Amidst the start of a new year, it is an ideal opportunity to put your dancing on the right track! Are you setting plans for the upcoming year? Possibly you are willfully strolling into the future with primitive rituals that never created what you wanted, or lasted short term in the past. For 2020 think more consequential, and with the onset of a new decade, a restored perspective. Cherish all the things that are most meaningful to you.
There are now apps, youtube videos and podcasts to keep you informed. Everything is technology-oriented, starting with paper-thin computers, robotic moon bases, chips implanted in our brains, self-driving cars plus a high-speed rail linking London to Beijing. Dance is likewise moving forward, merging with other art forms to create something never seen before.
   There are now Fitbits to help regulate your fitness level and help gauge your progress. Chips can be inserted in point shoes to monitor steps and techniques. Digitized dance notation is available, as well as drones that can fly overhead to capture images from above during a performance. Using technology to combine the digital with the physical world has already been seen in movies and video games, taking art to another level. Combining dance, live music, videography and 3D images with live streaming for a more realistic approach to digital art will open up new doors for the creativity of the arts.
   Injury prevention through accumulating knowledge with technology has grown easier and more predictable, leading to healthier, more muscular bodies. A creative world is ahead, but the dancer still needs to do the work in taking care of its instrument. Strengthening the whole body, and not just a few muscles should be considered. Taking regular classes cannot be replaced. Additionally, the whole body needs training. Simple tips anyone can do every day are stretching, push-ups, sit-ups, lunges, and cardio!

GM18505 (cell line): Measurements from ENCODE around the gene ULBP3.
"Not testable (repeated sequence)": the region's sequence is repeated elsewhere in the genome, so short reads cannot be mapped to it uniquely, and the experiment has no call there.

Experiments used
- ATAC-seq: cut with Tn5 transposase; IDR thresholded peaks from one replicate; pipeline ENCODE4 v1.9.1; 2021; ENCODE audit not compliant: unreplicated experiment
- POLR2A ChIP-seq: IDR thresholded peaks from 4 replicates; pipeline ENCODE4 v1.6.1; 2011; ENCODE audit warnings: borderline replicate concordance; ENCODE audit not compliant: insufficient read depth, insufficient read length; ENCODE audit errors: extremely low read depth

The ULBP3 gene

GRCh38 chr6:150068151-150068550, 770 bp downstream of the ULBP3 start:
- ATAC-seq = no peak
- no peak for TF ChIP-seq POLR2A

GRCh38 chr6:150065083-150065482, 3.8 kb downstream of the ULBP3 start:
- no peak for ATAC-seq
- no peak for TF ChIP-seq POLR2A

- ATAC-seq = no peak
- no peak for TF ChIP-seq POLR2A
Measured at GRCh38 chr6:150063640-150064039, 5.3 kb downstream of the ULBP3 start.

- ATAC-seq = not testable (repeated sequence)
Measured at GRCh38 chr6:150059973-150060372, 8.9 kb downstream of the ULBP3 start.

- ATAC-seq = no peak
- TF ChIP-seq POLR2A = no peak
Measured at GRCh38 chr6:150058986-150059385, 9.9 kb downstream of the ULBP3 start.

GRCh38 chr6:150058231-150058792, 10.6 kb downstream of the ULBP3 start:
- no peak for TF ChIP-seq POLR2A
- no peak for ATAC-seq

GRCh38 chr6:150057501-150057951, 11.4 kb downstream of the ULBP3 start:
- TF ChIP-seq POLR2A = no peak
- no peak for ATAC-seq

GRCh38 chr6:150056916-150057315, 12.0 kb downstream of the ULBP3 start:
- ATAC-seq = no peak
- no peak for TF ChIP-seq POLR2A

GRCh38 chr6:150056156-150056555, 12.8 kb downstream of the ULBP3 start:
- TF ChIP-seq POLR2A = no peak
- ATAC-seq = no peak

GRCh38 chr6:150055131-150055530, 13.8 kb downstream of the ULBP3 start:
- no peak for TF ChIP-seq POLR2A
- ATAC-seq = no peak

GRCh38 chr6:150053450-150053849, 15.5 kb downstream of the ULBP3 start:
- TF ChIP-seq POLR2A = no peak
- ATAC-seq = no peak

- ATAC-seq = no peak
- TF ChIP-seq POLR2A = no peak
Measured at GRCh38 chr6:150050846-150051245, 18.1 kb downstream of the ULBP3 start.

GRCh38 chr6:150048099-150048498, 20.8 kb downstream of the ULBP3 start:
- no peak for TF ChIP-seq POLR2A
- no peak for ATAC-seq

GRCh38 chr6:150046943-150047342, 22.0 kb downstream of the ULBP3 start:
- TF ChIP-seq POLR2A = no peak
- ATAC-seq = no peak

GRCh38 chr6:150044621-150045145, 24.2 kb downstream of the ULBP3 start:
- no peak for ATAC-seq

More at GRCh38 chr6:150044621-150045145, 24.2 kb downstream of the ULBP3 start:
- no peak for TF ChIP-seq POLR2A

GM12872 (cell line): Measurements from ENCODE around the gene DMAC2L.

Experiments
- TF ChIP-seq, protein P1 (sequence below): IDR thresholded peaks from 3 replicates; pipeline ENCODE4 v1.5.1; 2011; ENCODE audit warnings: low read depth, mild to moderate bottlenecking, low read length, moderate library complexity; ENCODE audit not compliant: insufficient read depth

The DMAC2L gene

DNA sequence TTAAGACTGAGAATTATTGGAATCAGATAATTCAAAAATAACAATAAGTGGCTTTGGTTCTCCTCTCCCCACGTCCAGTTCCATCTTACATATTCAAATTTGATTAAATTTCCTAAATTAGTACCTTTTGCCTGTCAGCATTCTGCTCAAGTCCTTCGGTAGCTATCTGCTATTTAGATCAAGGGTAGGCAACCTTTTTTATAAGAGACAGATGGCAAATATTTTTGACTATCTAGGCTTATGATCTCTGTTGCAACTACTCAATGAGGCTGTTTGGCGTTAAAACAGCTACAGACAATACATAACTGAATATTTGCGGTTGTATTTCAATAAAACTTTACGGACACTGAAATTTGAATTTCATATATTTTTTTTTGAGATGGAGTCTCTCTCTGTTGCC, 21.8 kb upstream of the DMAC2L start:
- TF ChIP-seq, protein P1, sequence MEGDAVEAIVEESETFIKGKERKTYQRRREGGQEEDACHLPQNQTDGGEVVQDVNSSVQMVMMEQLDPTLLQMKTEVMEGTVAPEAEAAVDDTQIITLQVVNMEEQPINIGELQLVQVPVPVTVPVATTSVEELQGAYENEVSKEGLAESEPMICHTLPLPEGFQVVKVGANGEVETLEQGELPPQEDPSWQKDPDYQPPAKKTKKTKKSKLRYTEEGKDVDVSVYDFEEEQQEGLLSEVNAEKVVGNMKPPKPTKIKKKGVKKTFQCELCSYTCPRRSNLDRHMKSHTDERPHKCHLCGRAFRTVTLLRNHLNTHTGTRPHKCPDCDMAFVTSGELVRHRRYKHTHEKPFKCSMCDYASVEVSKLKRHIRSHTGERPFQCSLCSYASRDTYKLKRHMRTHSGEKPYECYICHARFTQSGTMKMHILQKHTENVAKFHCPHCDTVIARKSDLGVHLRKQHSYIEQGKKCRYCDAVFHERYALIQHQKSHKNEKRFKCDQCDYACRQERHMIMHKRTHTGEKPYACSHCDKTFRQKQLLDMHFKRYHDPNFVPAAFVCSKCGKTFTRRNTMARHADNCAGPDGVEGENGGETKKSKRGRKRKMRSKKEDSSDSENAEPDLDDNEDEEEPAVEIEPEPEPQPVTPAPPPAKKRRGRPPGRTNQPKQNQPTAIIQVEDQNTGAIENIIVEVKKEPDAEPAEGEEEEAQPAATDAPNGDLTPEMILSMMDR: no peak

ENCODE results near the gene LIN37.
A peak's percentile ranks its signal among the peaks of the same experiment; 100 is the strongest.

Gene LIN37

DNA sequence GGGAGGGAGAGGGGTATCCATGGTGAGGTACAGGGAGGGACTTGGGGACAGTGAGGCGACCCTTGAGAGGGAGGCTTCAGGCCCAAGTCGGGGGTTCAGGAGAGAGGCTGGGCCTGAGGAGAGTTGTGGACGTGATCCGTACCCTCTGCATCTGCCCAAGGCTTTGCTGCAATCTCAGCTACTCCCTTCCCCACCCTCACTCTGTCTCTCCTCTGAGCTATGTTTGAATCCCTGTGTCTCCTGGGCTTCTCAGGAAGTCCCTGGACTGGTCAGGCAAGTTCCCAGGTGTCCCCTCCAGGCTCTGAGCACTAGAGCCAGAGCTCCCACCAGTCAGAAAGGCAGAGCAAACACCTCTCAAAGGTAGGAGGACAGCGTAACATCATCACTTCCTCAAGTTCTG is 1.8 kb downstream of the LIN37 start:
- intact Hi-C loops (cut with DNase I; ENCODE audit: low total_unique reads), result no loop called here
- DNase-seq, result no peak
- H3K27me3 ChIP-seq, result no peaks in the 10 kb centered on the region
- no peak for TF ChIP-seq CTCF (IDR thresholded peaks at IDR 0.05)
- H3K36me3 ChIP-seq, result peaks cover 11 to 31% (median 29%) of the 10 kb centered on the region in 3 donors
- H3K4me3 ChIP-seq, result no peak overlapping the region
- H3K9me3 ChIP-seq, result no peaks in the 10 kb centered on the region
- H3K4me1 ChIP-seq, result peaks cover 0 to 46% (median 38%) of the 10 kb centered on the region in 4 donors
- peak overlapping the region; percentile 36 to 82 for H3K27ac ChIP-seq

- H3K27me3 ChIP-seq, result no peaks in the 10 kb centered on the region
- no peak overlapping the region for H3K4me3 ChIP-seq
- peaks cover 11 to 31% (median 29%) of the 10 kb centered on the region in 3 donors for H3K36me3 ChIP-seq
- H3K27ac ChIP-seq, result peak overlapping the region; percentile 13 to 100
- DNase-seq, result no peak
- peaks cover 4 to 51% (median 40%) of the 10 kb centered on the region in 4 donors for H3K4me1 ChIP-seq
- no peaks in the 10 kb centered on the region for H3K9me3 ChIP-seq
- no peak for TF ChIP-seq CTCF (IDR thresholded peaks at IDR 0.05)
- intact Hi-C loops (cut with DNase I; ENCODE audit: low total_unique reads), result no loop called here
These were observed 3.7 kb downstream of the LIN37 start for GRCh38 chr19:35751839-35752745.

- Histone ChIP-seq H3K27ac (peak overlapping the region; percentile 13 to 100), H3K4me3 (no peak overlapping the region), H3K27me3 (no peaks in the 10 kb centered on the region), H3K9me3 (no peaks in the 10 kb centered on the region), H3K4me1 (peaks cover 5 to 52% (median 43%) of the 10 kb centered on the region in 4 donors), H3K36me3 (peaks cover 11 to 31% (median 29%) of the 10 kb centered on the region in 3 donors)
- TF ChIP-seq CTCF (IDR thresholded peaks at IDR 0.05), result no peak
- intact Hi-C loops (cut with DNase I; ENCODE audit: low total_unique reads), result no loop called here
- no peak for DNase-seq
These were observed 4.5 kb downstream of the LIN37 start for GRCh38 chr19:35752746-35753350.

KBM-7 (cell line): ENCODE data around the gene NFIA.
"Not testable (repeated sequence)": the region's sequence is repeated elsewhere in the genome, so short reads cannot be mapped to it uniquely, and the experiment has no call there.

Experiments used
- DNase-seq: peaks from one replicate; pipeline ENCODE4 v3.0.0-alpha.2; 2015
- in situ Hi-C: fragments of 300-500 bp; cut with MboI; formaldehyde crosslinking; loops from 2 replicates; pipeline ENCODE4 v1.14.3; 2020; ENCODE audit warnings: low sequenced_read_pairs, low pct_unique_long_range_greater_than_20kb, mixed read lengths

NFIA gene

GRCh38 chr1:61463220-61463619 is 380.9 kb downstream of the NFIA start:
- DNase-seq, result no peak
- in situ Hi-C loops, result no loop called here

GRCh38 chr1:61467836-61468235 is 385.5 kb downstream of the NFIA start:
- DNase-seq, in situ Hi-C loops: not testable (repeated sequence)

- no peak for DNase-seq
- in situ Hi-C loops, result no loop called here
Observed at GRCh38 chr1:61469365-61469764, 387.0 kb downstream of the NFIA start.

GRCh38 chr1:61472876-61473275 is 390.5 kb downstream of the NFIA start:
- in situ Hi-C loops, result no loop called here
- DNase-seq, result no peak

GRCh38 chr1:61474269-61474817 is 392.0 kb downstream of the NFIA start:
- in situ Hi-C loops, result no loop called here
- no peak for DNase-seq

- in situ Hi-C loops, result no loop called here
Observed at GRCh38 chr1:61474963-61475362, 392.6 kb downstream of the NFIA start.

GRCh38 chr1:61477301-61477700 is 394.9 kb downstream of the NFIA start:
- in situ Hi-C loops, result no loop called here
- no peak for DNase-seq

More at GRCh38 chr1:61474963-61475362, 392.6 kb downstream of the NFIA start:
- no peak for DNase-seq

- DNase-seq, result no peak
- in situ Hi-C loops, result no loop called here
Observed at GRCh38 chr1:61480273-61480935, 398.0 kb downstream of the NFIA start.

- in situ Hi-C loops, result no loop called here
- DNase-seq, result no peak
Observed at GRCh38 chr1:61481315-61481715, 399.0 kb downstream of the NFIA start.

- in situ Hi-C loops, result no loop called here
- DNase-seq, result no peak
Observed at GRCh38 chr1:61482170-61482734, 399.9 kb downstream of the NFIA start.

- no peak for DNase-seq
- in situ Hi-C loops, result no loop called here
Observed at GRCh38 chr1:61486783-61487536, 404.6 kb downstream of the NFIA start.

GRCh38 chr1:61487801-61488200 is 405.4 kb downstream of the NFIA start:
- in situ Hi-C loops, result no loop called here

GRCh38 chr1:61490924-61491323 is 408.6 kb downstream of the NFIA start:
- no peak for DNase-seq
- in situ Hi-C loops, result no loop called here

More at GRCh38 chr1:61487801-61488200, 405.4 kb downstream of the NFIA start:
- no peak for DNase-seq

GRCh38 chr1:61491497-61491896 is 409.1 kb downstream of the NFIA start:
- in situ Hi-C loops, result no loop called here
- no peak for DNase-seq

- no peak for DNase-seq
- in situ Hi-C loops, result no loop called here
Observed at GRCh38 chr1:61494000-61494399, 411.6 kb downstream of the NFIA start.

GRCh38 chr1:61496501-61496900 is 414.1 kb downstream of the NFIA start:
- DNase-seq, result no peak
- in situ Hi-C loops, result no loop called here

Fatigue, stress, overuse or misuse are common causes of injury. Pay attention to how you are feeling. Learn the correct form, and be patient. Learning doesn’t come by skipping to the fun stuff. The basic movements and technique exercises are what make the dances look and feel fun. All too often someone comes in and wants to learn steps. Focus on proper execution can prove more rewarding in the long run.
   The possibilities are endless. To all of the dancers out there, be innovative and be kind to each other on and off the dance floor. To see some examples of poetry and art in motion check out
“If you look at a dancer in silence, his or her body will be the music. If you turn the music on, that body will become an extension of what you’re hearing.”

Judith Jamison